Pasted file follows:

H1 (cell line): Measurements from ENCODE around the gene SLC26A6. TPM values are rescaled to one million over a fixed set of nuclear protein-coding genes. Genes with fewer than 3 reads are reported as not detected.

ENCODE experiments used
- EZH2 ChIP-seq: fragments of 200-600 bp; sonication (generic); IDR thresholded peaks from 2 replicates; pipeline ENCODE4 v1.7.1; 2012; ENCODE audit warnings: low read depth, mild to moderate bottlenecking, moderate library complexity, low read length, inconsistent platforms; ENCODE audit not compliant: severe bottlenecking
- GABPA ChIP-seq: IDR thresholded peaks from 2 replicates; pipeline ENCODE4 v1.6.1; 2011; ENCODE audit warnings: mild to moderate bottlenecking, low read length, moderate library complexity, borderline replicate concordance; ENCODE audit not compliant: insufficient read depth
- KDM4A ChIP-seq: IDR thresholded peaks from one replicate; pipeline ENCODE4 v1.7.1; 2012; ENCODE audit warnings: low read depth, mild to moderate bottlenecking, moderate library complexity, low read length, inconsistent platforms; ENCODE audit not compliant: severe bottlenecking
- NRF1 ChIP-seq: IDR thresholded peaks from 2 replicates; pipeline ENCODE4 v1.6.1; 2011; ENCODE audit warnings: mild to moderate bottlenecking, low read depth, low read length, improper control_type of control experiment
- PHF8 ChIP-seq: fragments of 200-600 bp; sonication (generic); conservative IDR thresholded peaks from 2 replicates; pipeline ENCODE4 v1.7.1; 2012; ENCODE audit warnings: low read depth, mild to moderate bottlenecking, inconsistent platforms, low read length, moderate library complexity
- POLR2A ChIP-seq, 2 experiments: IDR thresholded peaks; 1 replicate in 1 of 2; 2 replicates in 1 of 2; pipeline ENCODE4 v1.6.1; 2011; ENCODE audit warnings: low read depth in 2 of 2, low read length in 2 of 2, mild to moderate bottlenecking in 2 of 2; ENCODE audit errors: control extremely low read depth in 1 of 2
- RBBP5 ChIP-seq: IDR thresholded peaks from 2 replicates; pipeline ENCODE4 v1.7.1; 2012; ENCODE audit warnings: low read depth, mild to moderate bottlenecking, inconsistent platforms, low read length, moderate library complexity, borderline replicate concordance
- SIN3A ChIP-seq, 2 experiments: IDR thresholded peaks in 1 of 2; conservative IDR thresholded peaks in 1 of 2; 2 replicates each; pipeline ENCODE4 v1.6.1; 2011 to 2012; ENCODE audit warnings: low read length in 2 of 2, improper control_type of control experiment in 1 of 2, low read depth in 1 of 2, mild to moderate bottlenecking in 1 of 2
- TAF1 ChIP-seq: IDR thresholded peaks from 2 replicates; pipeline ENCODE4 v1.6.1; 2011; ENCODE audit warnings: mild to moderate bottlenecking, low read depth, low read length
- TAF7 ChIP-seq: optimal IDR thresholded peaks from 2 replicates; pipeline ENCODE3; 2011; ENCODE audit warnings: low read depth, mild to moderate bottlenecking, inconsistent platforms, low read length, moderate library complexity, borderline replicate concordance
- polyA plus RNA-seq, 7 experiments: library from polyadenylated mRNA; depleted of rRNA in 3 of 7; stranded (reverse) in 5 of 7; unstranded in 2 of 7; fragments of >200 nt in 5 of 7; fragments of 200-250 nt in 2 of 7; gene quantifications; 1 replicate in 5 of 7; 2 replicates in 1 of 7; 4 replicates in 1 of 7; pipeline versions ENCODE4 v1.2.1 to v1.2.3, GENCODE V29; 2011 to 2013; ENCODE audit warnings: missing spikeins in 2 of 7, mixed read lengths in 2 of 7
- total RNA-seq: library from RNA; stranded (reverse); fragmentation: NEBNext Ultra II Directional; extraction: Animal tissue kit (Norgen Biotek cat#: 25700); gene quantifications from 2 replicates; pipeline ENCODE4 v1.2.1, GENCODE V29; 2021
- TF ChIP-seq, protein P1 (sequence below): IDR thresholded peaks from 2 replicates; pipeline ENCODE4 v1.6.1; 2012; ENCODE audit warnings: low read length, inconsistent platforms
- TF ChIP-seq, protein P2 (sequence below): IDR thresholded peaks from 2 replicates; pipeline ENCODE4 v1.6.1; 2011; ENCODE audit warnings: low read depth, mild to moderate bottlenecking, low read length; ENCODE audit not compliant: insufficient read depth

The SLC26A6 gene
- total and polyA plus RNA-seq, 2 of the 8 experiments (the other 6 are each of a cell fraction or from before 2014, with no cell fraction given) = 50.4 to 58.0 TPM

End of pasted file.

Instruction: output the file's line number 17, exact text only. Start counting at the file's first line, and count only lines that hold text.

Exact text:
The SLC26A6 gene